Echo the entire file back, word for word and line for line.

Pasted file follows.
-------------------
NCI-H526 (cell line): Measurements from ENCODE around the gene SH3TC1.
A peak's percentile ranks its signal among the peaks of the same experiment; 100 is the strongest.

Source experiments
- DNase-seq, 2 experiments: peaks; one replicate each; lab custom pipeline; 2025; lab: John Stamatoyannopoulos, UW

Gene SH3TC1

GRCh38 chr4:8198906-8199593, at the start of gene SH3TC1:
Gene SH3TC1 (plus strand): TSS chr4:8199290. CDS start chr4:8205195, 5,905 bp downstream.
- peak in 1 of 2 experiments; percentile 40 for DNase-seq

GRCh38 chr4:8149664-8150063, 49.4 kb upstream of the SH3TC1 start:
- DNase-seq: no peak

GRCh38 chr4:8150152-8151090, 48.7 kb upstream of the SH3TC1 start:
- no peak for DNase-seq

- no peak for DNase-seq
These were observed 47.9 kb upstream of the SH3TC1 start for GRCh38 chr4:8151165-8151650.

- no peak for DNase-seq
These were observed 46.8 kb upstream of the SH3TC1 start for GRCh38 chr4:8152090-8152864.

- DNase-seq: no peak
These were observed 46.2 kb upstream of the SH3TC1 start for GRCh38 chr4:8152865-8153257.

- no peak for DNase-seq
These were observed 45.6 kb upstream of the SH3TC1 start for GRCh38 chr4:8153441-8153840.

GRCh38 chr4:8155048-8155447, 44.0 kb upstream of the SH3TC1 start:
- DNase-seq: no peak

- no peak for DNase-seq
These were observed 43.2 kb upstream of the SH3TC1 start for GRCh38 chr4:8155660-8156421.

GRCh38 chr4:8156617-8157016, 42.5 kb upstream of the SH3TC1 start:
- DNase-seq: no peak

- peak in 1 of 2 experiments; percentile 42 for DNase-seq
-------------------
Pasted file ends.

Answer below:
NCI-H526 (cell line): Measurements from ENCODE around the gene SH3TC1.
A peak's percentile ranks its signal among the peaks of the same experiment; 100 is the strongest.

Source experiments
- DNase-seq, 2 experiments: peaks; one replicate each; lab custom pipeline; 2025; lab: John Stamatoyannopoulos, UW

Gene SH3TC1

GRCh38 chr4:8198906-8199593, at the start of gene SH3TC1:
Gene SH3TC1 (plus strand): TSS chr4:8199290. CDS start chr4:8205195, 5,905 bp downstream.
- peak in 1 of 2 experiments; percentile 40 for DNase-seq

GRCh38 chr4:8149664-8150063, 49.4 kb upstream of the SH3TC1 start:
- DNase-seq: no peak

GRCh38 chr4:8150152-8151090, 48.7 kb upstream of the SH3TC1 start:
- no peak for DNase-seq

- no peak for DNase-seq
These were observed 47.9 kb upstream of the SH3TC1 start for GRCh38 chr4:8151165-8151650.

- no peak for DNase-seq
These were observed 46.8 kb upstream of the SH3TC1 start for GRCh38 chr4:8152090-8152864.

- DNase-seq: no peak
These were observed 46.2 kb upstream of the SH3TC1 start for GRCh38 chr4:8152865-8153257.

- no peak for DNase-seq
These were observed 45.6 kb upstream of the SH3TC1 start for GRCh38 chr4:8153441-8153840.

GRCh38 chr4:8155048-8155447, 44.0 kb upstream of the SH3TC1 start:
- DNase-seq: no peak

- no peak for DNase-seq
These were observed 43.2 kb upstream of the SH3TC1 start for GRCh38 chr4:8155660-8156421.

GRCh38 chr4:8156617-8157016, 42.5 kb upstream of the SH3TC1 start:
- DNase-seq: no peak

- peak in 1 of 2 experiments; percentile 42 for DNase-seq